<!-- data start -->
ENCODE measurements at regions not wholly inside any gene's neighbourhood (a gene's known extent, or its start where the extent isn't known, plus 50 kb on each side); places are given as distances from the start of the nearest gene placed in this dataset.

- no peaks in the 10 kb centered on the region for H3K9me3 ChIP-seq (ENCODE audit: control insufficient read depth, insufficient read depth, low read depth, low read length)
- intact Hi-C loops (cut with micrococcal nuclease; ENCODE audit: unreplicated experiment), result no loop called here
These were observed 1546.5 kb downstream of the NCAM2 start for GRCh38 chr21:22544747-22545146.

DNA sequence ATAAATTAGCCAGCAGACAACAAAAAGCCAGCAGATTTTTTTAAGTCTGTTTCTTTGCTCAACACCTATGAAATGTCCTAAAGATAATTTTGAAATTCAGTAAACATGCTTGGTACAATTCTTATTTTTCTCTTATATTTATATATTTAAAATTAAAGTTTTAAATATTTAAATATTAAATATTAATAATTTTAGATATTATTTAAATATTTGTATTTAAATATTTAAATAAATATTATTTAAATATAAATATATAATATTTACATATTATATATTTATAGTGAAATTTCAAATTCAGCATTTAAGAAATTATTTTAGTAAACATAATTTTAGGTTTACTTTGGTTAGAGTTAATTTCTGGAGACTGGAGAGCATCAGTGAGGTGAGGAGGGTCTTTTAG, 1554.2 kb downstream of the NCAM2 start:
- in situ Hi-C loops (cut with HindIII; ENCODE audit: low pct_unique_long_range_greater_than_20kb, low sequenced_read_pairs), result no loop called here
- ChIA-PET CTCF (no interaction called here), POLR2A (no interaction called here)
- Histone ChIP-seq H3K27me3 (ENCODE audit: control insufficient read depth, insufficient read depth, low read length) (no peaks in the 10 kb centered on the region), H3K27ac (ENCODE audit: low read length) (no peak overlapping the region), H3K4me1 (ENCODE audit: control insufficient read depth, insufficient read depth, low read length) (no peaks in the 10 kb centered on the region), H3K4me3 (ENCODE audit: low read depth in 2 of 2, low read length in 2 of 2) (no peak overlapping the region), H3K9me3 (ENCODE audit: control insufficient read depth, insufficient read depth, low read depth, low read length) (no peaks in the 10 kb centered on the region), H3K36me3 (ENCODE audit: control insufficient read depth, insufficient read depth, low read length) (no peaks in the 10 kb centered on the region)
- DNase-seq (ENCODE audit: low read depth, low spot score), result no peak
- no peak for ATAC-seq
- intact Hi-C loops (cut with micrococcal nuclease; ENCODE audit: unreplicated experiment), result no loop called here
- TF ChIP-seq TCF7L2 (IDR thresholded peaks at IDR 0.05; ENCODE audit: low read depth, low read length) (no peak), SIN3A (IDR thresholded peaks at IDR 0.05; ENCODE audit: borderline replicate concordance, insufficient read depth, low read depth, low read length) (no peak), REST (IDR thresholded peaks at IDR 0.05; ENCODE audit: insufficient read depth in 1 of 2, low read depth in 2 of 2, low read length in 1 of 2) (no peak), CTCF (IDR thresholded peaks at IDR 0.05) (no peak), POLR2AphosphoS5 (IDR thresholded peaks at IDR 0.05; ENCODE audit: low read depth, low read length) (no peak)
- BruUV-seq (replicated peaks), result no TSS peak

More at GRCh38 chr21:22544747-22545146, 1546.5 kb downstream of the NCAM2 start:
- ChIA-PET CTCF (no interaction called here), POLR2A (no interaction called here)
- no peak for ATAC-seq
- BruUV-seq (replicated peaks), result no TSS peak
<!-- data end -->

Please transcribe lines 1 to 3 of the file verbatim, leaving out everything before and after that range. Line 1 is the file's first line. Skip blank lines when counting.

ENCODE measurements at regions not wholly inside any gene's neighbourhood (a gene's known extent, or its start where the extent isn't known, plus 50 kb on each side); places are given as distances from the start of the nearest gene placed in this dataset.

- no peaks in the 10 kb centered on the region for H3K9me3 ChIP-seq (ENCODE audit: control insufficient read depth, insufficient read depth, low read depth, low read length)
- intact Hi-C loops (cut with micrococcal nuclease; ENCODE audit: unreplicated experiment), result no loop called here